Jade has not only been idealized and personified, but also mythologized, particularly in ancient times when jade vessels were dedicated to rituals and divination purposes. The ancients believed that jade was formed where phoenixes had landed and where there were accumulations of the essence of yang. Proper panning was conducted during moon-lit nights by naked women. It was believed that only by using yin (women were philosophized as yin) to absorb yang could pure jade, the essence of the earth and sky, be obtained. This belief influenced the Chinese for many centuries.
The ancient Chinese also believed that jade staved off corrosion and evil spirits. Many jade burial objects have been found in tombs that date as far back as the Zhou Dynasty (11th Century BC). The Zhou people began using flat pieces of jade to cover corpses. In the Han Dynasty (206 BC-220) this custom developed even further. Flat and square jade pieces were sewn by gold thread into burial suites for rulers so that their physical beings would never vanish. In 1971, the tombs of Prince Jing of the Western Han Dynasty and his wife were excavated, yielding two jade suits. However, the bodies inside had vanished a long time ago.
Myths about jade faded with the passage of time. However, many people today still believe that wearing jade is good for one’s health. Face massagers made of jade have been used since the Qing Dynasty. There are also jade pillows and seat mats. Plum Blossom Jade produced in Henan Province is black in color and has many blue, red, white, yellow and green dots, just like plum blossoms. Emperor Guangwu of the Han Dynasty named this jade a state treasure. Modern tests show that it contains trace elements needed by the human body.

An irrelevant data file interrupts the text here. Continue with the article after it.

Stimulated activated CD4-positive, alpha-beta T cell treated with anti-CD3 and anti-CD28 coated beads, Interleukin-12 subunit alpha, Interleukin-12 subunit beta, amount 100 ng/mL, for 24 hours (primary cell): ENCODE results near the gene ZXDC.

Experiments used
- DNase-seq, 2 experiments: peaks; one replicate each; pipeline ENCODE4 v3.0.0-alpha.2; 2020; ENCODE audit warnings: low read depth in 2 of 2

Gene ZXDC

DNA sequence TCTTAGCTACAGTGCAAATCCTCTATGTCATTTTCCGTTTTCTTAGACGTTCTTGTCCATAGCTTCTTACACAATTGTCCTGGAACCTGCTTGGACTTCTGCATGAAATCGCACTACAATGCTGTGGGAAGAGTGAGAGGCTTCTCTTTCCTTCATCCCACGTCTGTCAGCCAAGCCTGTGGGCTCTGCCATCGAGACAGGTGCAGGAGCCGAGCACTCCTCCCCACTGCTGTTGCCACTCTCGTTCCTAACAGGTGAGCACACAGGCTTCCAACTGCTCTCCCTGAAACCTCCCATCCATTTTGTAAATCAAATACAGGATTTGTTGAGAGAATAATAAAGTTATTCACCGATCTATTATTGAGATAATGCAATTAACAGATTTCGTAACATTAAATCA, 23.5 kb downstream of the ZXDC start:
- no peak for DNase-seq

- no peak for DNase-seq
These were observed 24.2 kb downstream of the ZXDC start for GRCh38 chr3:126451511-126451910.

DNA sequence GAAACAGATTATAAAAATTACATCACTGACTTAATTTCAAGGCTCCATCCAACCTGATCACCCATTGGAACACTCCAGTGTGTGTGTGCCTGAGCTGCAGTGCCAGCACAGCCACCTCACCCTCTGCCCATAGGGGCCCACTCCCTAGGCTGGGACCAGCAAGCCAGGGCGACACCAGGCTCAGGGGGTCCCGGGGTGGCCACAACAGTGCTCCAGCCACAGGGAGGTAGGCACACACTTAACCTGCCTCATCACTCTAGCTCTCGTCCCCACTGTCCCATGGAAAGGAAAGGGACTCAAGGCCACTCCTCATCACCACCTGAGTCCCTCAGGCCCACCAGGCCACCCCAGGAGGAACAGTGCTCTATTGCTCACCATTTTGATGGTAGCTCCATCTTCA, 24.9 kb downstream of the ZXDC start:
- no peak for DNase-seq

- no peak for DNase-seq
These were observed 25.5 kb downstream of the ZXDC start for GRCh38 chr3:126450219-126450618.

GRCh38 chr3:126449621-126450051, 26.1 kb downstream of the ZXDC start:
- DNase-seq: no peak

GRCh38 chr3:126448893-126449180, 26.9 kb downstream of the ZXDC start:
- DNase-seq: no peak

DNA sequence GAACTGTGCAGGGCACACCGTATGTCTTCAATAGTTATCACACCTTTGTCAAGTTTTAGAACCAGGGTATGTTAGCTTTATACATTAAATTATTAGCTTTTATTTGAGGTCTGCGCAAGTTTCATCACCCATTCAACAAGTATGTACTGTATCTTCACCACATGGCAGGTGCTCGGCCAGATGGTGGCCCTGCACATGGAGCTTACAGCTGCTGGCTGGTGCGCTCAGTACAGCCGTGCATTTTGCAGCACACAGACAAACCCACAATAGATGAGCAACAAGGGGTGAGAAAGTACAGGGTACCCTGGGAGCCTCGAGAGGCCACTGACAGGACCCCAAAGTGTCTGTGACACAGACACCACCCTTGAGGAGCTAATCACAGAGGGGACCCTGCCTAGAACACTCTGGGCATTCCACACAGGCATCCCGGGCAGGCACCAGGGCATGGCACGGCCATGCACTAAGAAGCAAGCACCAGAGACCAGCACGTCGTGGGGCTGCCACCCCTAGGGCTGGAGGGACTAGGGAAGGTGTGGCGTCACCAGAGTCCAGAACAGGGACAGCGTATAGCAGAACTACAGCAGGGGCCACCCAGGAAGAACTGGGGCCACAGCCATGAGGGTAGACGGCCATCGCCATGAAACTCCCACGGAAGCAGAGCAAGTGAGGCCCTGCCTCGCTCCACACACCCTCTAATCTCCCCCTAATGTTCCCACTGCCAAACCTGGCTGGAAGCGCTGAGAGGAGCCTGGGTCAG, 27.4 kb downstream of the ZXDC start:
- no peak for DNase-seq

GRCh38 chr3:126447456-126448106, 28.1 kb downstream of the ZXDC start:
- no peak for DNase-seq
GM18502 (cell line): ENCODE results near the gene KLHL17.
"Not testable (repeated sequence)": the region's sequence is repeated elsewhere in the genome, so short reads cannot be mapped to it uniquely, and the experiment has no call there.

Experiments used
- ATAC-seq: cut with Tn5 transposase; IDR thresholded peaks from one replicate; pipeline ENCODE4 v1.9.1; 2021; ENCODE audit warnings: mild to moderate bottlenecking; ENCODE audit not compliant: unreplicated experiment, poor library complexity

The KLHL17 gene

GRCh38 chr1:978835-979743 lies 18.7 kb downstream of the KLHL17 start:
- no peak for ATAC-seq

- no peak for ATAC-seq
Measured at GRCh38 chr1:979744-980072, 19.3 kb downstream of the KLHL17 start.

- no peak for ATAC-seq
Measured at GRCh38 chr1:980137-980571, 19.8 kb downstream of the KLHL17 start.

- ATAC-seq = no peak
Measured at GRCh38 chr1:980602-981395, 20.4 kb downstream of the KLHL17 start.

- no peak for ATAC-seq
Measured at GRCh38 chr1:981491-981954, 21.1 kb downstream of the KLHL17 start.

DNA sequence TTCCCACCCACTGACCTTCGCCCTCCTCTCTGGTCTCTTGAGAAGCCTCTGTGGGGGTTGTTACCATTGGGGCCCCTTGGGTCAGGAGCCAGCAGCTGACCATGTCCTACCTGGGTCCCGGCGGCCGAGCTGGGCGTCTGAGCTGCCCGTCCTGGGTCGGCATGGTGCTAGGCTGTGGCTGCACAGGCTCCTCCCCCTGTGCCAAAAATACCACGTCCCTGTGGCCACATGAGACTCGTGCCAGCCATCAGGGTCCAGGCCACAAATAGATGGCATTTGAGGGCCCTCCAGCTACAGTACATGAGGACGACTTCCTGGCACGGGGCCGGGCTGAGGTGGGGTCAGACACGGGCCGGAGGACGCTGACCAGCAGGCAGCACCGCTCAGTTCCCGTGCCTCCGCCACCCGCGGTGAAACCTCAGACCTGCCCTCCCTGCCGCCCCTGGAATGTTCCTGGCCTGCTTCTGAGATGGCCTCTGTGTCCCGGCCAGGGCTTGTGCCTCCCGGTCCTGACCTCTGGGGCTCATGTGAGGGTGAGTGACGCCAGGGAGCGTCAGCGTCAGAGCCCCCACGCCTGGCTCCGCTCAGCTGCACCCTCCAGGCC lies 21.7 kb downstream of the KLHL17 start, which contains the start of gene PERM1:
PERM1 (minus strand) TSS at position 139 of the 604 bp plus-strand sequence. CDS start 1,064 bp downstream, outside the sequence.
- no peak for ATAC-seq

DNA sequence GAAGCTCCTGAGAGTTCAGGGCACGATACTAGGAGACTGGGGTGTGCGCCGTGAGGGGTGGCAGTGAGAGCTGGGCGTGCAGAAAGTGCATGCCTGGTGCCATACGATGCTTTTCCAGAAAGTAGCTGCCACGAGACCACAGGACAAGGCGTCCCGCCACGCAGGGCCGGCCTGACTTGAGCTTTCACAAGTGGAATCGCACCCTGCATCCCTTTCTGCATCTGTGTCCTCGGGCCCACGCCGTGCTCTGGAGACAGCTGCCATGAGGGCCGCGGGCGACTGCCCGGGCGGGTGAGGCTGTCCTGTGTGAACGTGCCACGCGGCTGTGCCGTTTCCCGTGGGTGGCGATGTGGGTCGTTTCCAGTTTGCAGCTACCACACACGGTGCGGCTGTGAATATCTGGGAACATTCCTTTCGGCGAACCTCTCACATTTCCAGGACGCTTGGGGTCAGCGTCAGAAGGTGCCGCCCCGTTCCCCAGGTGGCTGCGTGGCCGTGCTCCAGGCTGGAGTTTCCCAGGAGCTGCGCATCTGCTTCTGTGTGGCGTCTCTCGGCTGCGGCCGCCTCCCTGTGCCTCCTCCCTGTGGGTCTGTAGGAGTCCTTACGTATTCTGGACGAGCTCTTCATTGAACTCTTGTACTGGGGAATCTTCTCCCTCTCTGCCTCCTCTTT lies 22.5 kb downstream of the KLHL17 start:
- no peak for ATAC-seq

The ancient Chinese valued jade very much, as evidenced by the extensive use of the material. The unearthed artifacts of the Hongshan Culture (5,000 to 6,000 years ago) fall into two broad categories: pottery and jade. The jade ware of the period includes ornaments, ritual artifacts, and divination vessels. Ritual jade battle axes and hatchets symbolized power. Divination vessels were carved in the shape of small animals, such as birds and silkworms. The totem jade of the Hongshan people is a pig with a dragon’s head.
Jade was dominant in China prior to the Bronze Age. The original ancient pictographic character for jade was composed of three horizontal pieces of jade stringed by a central, vertical stroke. Later a dot was added to the character to stand for the word, jade. The one without the dot changed pronunciation, and the three horizontal jade pieces became simply three horizontal lines. This character now stands to mean “king” or “monarch” in Chinese.